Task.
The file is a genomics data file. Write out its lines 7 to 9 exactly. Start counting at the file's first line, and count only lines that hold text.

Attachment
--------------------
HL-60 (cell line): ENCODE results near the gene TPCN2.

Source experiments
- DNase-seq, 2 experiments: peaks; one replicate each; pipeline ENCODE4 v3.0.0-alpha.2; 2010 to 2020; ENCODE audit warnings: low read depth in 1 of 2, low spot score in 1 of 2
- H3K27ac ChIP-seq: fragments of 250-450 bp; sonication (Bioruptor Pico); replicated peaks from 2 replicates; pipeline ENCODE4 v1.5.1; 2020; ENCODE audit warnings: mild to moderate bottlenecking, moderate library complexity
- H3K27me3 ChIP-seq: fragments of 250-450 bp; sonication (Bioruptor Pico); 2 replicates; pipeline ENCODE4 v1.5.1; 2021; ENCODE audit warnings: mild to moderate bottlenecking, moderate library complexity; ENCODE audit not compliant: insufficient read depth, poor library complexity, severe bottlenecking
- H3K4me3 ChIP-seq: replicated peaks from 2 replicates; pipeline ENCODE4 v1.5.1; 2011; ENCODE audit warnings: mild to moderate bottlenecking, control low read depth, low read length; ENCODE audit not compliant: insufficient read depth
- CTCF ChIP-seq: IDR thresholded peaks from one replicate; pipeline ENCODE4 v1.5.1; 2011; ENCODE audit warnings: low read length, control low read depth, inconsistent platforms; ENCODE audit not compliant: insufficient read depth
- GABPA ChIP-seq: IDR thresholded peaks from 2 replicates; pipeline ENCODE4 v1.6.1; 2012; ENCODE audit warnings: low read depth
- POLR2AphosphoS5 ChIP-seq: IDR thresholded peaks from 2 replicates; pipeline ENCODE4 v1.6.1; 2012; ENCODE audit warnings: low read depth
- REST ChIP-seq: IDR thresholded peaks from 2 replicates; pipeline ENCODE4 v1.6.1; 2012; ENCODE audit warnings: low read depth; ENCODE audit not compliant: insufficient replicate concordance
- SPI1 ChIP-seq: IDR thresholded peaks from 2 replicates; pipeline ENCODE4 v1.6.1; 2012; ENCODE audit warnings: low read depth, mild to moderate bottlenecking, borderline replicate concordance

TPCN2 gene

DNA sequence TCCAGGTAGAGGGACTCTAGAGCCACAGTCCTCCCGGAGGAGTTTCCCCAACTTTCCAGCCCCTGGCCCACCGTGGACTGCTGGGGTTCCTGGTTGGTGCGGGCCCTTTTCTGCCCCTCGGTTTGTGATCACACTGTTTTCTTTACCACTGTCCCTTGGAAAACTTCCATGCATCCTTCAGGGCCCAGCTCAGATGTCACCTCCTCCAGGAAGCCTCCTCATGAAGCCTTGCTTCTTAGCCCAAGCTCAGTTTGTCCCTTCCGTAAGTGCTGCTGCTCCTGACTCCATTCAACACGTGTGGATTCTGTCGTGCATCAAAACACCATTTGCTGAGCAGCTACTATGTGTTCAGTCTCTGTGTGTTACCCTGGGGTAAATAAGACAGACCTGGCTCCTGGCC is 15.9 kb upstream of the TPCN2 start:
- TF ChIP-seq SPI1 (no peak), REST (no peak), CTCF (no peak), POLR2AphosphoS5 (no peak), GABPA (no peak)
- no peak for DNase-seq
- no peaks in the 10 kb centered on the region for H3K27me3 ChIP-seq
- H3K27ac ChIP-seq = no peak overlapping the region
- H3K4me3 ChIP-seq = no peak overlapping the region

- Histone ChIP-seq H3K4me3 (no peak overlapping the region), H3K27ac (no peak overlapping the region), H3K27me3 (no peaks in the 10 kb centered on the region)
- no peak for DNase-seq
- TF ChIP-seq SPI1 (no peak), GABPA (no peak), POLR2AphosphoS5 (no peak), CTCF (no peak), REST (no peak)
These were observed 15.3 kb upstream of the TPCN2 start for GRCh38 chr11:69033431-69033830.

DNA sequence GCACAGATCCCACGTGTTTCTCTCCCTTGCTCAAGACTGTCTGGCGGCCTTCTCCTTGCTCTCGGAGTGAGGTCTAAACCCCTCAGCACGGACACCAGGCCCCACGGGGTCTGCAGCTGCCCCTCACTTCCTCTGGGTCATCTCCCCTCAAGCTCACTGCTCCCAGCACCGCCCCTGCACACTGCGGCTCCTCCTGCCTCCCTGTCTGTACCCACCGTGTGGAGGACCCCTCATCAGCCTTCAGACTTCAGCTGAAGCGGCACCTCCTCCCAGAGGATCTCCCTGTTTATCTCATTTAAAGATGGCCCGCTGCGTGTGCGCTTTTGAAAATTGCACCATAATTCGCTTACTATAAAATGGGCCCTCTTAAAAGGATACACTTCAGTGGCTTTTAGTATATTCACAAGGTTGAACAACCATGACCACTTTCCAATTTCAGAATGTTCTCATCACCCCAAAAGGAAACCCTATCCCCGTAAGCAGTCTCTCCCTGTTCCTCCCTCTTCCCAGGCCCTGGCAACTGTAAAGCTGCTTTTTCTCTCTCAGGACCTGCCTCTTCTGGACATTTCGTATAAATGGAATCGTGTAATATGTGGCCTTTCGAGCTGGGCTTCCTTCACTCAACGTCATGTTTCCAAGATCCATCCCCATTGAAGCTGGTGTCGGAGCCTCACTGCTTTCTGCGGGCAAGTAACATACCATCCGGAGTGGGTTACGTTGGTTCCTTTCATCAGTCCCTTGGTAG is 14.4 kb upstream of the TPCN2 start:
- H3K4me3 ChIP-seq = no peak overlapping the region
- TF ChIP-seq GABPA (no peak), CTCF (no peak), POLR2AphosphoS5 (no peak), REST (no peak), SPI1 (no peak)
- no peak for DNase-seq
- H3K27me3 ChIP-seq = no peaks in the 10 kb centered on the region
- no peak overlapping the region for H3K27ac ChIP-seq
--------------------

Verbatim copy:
- CTCF ChIP-seq: IDR thresholded peaks from one replicate; pipeline ENCODE4 v1.5.1; 2011; ENCODE audit warnings: low read length, control low read depth, inconsistent platforms; ENCODE audit not compliant: insufficient read depth
- GABPA ChIP-seq: IDR thresholded peaks from 2 replicates; pipeline ENCODE4 v1.6.1; 2012; ENCODE audit warnings: low read depth
- POLR2AphosphoS5 ChIP-seq: IDR thresholded peaks from 2 replicates; pipeline ENCODE4 v1.6.1; 2012; ENCODE audit warnings: low read depth